It’s unusually cloudy in Juba. It’s January, meaning the dry season has descended with impact. Yet there is a rare cool breeze and even the threat of rain on this morning. Child Protection Officers (CPO) Malish Philip Gali and Kudzi Mativirira are standing along the littered banks of the Nile River at the Juba Port looking for the first sight of a barge carrying hundreds of refugees returning to South Sudan from Khartoum. The last of a morning mist is cast over the river. Aside from two fishermen in a dugout canoe casting nets into the water, and the occasional police speedboats sputtering by, the river is empty. International Organization for Migration (IOM) officials have set up tables by the dock to prepare for the registration of the returnees. Collections of people are standing by the bank, ready to receive their family members and friends. Near midday the barge is sighted a few kilometers up the river. Moments later it disappears behind a grove of mango trees. After waiting most of the day, the team learns the barge had a mechanical failure, which forced it to dock by the tiny village of Kondokoro on the outskirts of Juba. Registration and humanitarian services are postponed until the following morning.
The morning proves to be eventful. The returnees are walking on a shaky wooden plank off the barge onto the banks of the Nile. Young men juggle cumbersome loads, a stream of women carry large sacks on their heads and children trail behind them dragging pitchers of water. The ones who already made it off are haphazardly strewn about the grass, sitting atop their suitcases and large sacks of grain and sorghum. They surround the IOM registration table, while a long queue forms in front. An old man is asleep from seeming exhaustion on a traditional Sudanese rope bed. Steps away some men are hauling the returnees’ belongings onto three large trucks, to be transported to the Way Station, a temporary shelter run by UNHCR for returnees on transition to locations outside of Juba. Some remain on the barge smoking shisha (flavored tobacco) or gathering the last of their belonging, waiting for the rush to die down. Residents of Kondokoro spot the opportunity to sell mangos and ardeb, a local fruit, to the arrivals. Local TV stations are on hand to capture it all.
The barge is carrying over a thousand passengers, all refugees who fled what was then southern Sudan for Khartoum due to fighting, famine or forced displacement. The question of citizenship and nationality for these refugees was not settled in the peace agreement between South Sudan and Sudan. They have no legal status in the north, and thus are vulnerable and at risk. The government of South Sudan initiated a program to transport the refugees back home. The barges arrive roughly every two months. Humanitarian agencies such as the IOM and UNHCR are on hand to receive the returnees and provide much needed services. NP’s role is to be present when the barge arrives and identify unaccompanied minors, separated children and vulnerable persons, distinguish their immediate needs and connect them to the appropriate service providers. NP provides protective presence and accompaniment while investigating each case, and safely transports the minors from the port to interim care centers and eventually to the child’s family or community.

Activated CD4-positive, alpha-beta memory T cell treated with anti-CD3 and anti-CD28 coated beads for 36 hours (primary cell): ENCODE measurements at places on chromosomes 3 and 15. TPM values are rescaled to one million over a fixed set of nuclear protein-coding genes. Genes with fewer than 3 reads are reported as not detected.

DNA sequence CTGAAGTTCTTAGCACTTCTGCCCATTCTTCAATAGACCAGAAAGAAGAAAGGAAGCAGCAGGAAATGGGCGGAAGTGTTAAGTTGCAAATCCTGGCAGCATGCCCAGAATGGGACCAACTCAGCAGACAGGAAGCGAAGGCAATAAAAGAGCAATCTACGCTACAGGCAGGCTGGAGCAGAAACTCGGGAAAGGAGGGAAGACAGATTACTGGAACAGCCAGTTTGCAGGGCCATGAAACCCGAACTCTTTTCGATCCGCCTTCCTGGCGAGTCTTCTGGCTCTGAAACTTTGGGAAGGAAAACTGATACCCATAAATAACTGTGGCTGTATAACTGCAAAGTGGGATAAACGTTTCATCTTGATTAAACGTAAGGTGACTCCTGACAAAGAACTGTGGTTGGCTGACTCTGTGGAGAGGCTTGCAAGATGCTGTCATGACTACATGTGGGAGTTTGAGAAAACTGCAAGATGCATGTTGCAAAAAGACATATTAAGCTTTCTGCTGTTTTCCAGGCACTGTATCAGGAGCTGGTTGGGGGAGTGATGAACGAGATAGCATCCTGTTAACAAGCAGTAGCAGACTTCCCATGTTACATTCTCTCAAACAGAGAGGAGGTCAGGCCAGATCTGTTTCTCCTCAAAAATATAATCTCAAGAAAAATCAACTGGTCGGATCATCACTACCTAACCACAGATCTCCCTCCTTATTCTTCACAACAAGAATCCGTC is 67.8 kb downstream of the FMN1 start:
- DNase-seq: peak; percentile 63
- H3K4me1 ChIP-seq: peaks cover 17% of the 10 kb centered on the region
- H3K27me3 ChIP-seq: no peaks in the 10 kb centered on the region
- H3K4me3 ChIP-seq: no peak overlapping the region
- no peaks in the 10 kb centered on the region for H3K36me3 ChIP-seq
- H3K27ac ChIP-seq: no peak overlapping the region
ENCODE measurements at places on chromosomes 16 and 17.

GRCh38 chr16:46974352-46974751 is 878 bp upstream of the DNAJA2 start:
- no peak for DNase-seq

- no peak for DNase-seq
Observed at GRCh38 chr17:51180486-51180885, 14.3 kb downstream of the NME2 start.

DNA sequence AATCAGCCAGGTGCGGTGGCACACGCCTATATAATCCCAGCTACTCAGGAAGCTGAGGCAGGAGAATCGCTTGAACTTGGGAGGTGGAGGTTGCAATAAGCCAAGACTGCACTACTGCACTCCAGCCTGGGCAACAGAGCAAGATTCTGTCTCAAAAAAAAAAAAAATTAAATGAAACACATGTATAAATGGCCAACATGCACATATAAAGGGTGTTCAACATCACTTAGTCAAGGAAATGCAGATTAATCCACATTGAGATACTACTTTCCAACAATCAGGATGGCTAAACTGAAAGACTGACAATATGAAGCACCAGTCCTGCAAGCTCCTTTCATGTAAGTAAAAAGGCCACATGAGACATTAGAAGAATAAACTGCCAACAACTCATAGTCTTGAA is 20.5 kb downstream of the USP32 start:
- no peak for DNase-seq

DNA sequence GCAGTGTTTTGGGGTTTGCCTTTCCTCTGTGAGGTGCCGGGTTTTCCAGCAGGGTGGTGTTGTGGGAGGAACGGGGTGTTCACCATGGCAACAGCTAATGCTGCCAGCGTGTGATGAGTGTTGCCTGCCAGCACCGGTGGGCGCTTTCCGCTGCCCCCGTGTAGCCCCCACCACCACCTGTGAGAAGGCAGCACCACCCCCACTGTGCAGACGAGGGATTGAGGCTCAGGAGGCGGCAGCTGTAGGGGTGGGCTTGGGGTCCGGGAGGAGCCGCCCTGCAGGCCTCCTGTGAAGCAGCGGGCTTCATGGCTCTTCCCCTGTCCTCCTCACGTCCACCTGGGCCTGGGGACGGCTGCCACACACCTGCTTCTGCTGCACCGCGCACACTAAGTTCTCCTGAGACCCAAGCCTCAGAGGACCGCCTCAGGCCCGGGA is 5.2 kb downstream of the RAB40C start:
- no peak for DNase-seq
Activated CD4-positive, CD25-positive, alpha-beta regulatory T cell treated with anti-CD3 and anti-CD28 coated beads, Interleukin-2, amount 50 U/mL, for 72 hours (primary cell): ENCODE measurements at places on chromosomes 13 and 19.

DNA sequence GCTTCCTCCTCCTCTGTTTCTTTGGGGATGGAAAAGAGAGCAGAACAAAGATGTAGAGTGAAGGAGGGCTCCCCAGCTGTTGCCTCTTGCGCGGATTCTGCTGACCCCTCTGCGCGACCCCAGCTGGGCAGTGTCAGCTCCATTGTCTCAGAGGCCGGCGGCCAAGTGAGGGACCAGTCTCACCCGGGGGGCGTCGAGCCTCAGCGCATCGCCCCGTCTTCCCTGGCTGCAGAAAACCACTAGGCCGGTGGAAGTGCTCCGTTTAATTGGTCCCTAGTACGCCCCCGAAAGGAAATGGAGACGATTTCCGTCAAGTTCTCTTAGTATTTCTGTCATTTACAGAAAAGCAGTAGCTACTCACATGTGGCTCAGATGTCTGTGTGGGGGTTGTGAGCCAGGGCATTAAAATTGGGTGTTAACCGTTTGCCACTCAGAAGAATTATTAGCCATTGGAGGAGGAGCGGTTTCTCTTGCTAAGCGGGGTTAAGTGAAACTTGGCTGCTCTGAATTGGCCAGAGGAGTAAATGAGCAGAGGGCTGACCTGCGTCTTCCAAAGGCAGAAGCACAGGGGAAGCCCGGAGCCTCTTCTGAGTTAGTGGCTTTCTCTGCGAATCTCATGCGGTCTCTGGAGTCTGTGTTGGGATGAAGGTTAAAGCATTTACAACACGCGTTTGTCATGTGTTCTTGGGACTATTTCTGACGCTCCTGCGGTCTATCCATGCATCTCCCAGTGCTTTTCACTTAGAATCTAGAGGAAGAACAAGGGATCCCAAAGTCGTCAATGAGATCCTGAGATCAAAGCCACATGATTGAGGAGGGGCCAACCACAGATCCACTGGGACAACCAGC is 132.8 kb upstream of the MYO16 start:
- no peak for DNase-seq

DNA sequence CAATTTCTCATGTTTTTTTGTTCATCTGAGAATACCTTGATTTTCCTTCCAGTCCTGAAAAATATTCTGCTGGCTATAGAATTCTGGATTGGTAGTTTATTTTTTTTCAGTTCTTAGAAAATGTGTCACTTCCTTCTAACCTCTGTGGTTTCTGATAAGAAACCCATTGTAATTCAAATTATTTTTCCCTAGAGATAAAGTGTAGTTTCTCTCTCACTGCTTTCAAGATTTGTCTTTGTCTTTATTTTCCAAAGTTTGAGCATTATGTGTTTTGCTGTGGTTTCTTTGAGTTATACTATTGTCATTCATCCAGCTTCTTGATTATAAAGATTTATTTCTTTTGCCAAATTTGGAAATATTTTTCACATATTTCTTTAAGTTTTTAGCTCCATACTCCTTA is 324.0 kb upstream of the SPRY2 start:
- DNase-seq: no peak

CPO Malish Philip Gali is by the plank examining the arrivals and trying to identify unaccompanied minors, while assisting women when the sacks on their heads threaten to fall. Meanwhile, Team Leader Kudzi Mativirira is verifying that there are no unaccompanied minors among the returnees the IOM has already registered, and roaming around the grounds trying to see if any children are without a parent or guardian. When most of the returnees are off the barge, Malish walks onboard to search the platform. Afterwards, he weaves through the throngs of people outside to find the chief and confirm with him that there are no unaccompanied minors or separated children among the arrivals. They search for several hours and exhaust all efforts before concluding that there were no unaccompanied minors on this trip.
For a final confirmation the team heads to the UNHCR interim care center over the next two days, where a second registration is done for the returnees on transit to towns outside of Juba. Again no unaccompanied minors turn up, so the team decides to follow up on a case of a 12-year-old, Asunta, who arrived unaccompanied on a previous barge from Khartoum. Asunta is staying with a volunteer social worker for Street Children Aid while NP continues to trace her family. Plans are made to continue searching for her mother, who is said to be in Juba. First, the team will search the Way Station for members of her tribe, the Shilluk, so Asunta can socialize with other children from her community at the center’s child friendly space. Then, the team prepares to visit the Juba Port where they will trace her mother’s whereabouts through new Shilluk arrivals from Khartoum, as community members in South Sudan are tight knit and often find each-other by word of mouth. If that fails, the team will visit one of the Shilluk chiefs of Juba, who will assist in reunifying Asunta by spreading word through the church and the community. Meanwhile, NP and the Ministry of Social Development (MoSD) will broadcast Asunta’s case on radio and TV. Protection and family tracing work requires a lot of patience and resourcefulness, and NP is continually finding creative ways to trace children’s families under difficult circumstances.
By Atkilt Gelata